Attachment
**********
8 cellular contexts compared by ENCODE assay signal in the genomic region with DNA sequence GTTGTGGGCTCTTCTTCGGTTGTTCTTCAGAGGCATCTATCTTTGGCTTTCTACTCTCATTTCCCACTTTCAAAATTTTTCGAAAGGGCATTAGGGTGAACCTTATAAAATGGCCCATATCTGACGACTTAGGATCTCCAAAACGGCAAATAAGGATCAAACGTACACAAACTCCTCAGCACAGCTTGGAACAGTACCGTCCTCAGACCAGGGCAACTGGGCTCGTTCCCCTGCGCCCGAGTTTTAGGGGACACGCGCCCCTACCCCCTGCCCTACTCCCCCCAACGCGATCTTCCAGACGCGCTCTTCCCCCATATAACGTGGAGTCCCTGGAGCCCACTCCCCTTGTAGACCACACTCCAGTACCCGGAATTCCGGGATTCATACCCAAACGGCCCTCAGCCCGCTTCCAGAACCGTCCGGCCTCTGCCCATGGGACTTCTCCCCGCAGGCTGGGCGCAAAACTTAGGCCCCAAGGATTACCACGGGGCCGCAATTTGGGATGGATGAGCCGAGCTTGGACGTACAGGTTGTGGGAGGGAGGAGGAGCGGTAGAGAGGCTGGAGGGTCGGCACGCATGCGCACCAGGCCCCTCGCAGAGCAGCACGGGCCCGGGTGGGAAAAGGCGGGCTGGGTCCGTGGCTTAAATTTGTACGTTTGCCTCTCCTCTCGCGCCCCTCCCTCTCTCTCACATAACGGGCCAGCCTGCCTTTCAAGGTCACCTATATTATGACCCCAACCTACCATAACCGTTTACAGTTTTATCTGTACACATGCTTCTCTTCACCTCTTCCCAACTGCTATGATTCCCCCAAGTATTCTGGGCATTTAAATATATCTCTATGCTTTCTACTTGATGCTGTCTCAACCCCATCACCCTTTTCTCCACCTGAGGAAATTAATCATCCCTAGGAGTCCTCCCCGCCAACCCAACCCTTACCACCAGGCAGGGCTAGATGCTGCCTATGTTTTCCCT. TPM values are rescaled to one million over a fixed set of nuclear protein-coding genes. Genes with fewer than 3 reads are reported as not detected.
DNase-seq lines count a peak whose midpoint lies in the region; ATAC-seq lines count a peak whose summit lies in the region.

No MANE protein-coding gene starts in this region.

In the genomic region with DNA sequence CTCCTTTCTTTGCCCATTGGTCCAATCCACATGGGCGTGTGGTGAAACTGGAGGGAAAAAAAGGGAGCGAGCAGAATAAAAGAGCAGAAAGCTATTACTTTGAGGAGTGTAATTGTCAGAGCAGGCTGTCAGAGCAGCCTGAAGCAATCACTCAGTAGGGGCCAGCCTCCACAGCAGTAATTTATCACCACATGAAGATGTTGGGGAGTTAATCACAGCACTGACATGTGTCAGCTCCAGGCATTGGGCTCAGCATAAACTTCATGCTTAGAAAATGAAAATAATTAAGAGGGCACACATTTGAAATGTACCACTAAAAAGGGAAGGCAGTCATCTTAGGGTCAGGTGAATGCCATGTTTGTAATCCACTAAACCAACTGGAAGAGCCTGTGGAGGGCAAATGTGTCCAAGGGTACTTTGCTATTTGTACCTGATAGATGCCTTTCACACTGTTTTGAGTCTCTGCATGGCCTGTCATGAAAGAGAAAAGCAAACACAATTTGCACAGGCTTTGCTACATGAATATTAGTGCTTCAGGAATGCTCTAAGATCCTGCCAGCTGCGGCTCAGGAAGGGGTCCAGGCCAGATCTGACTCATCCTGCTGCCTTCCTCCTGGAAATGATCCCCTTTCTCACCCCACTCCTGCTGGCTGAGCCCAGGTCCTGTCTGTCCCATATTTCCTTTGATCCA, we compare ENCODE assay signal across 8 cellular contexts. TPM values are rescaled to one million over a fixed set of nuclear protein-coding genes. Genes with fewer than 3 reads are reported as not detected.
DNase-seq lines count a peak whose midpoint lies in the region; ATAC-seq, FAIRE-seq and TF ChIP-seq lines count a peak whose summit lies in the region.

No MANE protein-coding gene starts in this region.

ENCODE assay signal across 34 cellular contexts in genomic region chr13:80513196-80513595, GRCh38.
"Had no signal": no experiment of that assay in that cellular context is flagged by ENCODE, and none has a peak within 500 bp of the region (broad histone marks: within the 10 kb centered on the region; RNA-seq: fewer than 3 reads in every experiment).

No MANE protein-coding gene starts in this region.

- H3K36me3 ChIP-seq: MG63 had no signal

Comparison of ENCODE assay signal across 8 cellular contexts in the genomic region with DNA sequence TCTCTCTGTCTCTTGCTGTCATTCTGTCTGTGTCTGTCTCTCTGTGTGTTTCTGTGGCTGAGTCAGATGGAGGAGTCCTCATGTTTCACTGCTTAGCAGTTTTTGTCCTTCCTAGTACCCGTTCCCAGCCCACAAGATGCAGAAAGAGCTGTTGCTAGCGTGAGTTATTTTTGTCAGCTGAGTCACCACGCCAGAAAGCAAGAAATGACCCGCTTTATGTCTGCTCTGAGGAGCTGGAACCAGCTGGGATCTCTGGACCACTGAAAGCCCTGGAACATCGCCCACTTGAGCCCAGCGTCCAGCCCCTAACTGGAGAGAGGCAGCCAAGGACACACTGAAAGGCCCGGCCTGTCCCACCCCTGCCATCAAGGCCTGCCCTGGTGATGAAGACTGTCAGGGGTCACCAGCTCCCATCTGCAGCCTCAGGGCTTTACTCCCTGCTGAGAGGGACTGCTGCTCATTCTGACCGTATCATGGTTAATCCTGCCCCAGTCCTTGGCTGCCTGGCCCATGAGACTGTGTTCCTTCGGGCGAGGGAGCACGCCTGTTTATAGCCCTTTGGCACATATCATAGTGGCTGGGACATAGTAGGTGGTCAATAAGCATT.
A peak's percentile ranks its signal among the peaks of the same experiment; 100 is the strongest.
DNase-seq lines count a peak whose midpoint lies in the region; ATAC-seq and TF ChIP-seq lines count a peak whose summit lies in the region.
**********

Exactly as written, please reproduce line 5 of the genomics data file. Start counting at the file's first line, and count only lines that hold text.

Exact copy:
DNase-seq lines count a peak whose midpoint lies in the region; ATAC-seq, FAIRE-seq and TF ChIP-seq lines count a peak whose summit lies in the region.